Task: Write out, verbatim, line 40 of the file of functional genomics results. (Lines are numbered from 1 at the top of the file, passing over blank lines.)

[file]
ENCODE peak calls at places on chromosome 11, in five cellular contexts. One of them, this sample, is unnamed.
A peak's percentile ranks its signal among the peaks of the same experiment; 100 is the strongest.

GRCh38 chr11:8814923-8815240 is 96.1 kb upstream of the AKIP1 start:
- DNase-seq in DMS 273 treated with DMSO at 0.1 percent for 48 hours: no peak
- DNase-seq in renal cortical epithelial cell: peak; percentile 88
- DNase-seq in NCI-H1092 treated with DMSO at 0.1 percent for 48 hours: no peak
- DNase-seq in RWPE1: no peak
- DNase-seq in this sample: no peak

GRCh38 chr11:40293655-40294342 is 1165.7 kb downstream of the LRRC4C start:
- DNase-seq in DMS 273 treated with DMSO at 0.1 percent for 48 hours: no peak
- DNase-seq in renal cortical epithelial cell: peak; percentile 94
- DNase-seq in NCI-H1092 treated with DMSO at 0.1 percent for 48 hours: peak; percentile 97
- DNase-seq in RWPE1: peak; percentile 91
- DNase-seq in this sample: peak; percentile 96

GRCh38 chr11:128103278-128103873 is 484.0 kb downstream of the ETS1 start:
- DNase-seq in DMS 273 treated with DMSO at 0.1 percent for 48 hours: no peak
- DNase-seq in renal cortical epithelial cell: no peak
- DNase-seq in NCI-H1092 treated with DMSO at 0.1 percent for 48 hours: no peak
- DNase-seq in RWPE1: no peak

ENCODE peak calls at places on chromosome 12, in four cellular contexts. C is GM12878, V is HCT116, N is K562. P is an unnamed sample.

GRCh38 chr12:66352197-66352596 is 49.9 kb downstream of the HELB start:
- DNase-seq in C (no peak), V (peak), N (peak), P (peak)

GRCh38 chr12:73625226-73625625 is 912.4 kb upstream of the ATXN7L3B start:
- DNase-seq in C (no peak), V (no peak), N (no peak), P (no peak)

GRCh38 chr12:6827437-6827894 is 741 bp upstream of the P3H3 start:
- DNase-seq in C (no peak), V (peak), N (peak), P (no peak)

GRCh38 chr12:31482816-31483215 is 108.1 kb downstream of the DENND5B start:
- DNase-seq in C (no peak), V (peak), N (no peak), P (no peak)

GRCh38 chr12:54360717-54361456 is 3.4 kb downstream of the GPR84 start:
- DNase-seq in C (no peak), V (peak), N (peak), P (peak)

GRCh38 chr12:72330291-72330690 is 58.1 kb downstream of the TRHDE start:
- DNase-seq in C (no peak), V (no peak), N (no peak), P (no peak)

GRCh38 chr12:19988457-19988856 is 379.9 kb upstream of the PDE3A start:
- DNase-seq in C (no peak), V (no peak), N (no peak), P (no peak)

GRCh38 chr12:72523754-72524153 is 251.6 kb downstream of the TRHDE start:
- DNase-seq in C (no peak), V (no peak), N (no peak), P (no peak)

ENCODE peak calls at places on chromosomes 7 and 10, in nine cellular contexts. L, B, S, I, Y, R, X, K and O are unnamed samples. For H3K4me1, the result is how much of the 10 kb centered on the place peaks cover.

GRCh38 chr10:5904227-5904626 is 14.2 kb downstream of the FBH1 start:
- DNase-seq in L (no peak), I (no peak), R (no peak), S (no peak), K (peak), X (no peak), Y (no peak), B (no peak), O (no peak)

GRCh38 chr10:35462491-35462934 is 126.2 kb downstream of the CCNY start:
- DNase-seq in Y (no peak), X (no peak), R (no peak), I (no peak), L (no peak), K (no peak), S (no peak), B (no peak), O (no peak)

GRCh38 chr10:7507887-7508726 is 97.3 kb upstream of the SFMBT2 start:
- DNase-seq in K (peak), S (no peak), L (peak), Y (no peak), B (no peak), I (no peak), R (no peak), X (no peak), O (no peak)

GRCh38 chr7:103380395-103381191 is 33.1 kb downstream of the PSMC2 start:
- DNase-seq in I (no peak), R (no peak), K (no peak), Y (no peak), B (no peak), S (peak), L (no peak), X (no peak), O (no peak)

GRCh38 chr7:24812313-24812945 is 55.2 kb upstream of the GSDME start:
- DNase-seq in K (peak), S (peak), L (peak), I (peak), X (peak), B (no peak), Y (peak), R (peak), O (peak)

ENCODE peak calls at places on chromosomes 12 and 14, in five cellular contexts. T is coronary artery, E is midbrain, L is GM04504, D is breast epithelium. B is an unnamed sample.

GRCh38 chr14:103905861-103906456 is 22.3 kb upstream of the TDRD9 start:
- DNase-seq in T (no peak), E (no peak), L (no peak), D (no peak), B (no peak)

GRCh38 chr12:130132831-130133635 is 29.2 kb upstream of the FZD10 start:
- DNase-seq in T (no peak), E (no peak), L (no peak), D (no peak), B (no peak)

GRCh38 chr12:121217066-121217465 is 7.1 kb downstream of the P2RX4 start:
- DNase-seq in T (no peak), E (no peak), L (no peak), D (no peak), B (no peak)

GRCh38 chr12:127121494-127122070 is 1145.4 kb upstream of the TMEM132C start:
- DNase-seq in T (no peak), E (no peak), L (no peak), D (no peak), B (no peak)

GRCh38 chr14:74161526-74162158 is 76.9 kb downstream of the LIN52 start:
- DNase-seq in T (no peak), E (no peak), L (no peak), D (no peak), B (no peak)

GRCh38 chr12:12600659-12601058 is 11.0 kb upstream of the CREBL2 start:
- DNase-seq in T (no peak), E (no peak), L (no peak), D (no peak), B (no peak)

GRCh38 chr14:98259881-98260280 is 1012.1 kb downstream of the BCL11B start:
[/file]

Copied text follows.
GRCh38 chr10:35462491-35462934 is 126.2 kb downstream of the CCNY start: